Philadelphia Biblical University reaches out to Bucks community

University president Todd Williams with "Tree Grace II," by Makoto Fujimura. School galleries are open to the public.
University president Todd Williams with "Tree Grace II," by Makoto Fujimura. School galleries are open to the public. (BILL REED / Staff)
Posted: November 13, 2011

Tucked away behind Langhorne Manor Borough's stately stone homes, Philadelphia Biblical University's bucolic campus sits hidden from cars rushing to the nearby SEPTA train station and bustling Route 1.

Little do those motorists know what they're missing: 450 picturesque acres dotted by a pond, gardens, athletic fields, and historic and modern buildings. And the campus is completely open to the public - no guard shacks, security gates, or metal detectors.

"We want to be part of the Bucks County community," university president Todd Williams said. "We don't want to be the best-kept secret in Bucks County."

That's why Williams is inviting the community to visit the university's artwork, attend theatrical and musical performances, and play tennis on the new, lighted courts - free.

Even to walk the dog.

"The benefit to the university is that we should make a difference. By reaching out, we serve as a role model to students, to be greater than our own self-interest, to make positive contributions to society," Williams said. "As a university, we have resources. We're here - we ought to do something. We're not a cloistered community."

Williams, who graduated in 1992 from what was then the Philadelphia College of Bible, developed his commitment to community service at Temple University, where he earned his master's and doctoral degrees. He likens his alma mater's role in Philadelphia to what his employer can be in Bucks.

"Temple has a positive impact on the community," Williams said, "and Philadelphia Biblical University can make a positive impact here."

For one of the college's neighbors, Nichole Garonski, that means taking her 16-month-old daughter, Penelope, and her Shiba Inu dog, Suzy, to the pond on campus twice a day.

"There was a brown duck that had a hook in its beak," Garonski said on a recent rainy day. "Now, we feed the ducks."

Concerts and plays such as Shakespeare's Much Ado About Nothing are open to the public, and students and faculty members give music lessons to area residents. Though all of the 843 undergraduate students work toward bachelor's degrees in Bible studies, they also can earn degrees in music, business administration, education, and liberal arts.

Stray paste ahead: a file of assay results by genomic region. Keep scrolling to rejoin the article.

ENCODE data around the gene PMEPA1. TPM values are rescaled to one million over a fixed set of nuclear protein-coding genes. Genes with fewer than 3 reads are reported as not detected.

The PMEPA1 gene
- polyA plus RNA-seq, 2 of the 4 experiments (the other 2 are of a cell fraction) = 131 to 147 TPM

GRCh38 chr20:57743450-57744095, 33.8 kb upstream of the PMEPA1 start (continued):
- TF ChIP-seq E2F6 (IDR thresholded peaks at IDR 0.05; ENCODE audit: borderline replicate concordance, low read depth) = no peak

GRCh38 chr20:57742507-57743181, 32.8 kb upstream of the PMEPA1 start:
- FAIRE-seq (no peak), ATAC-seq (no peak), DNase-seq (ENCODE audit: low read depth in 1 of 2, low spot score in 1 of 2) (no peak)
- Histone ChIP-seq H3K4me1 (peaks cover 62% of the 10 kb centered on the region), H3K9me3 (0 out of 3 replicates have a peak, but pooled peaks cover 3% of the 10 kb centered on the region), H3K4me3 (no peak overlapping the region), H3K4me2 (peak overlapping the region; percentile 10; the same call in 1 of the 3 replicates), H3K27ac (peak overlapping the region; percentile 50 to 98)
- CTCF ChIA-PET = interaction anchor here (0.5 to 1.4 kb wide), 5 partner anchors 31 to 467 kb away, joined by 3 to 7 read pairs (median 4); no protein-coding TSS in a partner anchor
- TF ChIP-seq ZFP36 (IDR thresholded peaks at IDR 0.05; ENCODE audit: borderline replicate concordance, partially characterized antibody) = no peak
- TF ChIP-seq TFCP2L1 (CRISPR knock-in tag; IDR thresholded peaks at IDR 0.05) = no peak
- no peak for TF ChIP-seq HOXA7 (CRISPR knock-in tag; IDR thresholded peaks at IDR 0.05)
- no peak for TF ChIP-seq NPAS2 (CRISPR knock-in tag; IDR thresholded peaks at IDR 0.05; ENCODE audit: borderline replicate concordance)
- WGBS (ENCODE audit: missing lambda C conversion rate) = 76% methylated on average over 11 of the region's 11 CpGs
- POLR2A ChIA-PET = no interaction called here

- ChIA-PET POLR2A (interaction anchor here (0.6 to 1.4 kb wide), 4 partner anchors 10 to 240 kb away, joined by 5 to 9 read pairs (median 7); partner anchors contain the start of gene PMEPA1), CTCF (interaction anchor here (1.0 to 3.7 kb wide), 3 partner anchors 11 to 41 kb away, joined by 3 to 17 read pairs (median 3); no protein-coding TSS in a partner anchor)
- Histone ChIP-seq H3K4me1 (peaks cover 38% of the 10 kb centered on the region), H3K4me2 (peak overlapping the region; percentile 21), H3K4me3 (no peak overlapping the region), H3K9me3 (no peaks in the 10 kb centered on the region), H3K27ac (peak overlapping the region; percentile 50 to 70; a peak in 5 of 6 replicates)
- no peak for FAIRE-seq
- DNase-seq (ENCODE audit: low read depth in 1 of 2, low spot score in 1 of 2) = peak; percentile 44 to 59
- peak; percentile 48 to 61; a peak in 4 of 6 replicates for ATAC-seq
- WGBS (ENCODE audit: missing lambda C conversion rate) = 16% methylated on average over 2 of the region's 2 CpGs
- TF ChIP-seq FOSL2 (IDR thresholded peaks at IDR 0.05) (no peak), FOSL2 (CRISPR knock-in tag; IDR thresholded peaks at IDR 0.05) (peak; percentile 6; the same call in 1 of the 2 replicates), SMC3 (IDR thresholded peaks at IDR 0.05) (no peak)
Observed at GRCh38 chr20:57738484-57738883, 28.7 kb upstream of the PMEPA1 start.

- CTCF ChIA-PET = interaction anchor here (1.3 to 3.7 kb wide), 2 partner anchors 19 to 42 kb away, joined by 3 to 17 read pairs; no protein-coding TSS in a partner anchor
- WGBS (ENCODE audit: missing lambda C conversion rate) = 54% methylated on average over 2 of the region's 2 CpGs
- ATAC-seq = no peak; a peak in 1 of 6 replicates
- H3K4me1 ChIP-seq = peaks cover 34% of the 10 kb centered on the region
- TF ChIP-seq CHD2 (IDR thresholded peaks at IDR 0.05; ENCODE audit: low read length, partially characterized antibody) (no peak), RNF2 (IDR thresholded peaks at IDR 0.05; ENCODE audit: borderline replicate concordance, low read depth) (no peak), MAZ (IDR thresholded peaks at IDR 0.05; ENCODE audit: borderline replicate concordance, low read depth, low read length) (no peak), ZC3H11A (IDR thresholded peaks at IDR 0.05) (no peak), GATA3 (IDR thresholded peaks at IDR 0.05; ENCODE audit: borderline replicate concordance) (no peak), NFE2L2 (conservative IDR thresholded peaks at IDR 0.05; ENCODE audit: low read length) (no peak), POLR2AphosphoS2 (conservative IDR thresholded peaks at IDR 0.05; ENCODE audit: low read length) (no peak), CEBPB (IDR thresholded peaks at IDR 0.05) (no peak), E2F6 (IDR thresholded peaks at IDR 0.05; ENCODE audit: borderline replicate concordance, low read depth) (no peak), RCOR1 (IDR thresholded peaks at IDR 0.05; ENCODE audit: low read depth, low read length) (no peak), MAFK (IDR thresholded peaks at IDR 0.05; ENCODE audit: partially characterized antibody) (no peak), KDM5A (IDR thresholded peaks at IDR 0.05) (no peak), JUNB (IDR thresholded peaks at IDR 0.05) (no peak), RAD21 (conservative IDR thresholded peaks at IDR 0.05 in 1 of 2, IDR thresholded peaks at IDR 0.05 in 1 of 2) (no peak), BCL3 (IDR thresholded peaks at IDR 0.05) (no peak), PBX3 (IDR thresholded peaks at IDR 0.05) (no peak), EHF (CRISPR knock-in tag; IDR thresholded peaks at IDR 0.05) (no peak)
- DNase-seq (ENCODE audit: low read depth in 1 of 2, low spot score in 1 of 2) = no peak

The student body, which also includes 400 graduate students, brings cultural diversity to the community, with Thailand, China, Africa, Australia, and the United Kingdom represented.

Art is on display in every building and around the campus. Tree Grace II, a commissioned piece by Makoto Fujimura, hangs in the Biblical Learning Center. The Connie A. Eastburn Gallery, also in the main classroom building, features rotating exhibits provided by White Stone Gallery in Manayunk. And student works are on display in a new gallery in the Mason Activity Center.

Lectures and workshops, too, are open to the public, and the university hosts groups such as the county Board of Commissioners, the Lower Bucks Chamber of Commerce, and Red Cross blood drives. A career fair for students and residents looking for jobs is scheduled for Wednesday.

The site has a rich history, dating to 1682, when William Penn's commissioners laid out the tracts. It has been used as a farm, an amusement park, a home for orphaned girls, a summer hotel, and schools run by the Marist fathers. The Philadelphia College of Bible, which traces its roots to 1913, moved there from Center City in 1979, and it became a university in 2000.

As members of the community, students donate food to the Penndel food pantry, direct the homeless to shelters in winter, and tutor children. Last week, they cleaned up Mill Creek in Penndel.

The service projects are student-driven and are not done for academic credit, Williams said.

"College is not a parenthesis, that for four or five years it's not real life - you learn and then return to real life," he said. "It's a time for giving back to others as students. It's not a time-out, it's preparatory time. We push back on the idea that this is a holding place."

It is also a place that is throwing its doors wide open.

Williams has just one request: If you walk your dog around the manicured grounds, please clean up after it.

Contact staff writer Bill Reed

at 215-801-2964,, or @breedbucks on Twitter. Read his blog, BucksInq, at

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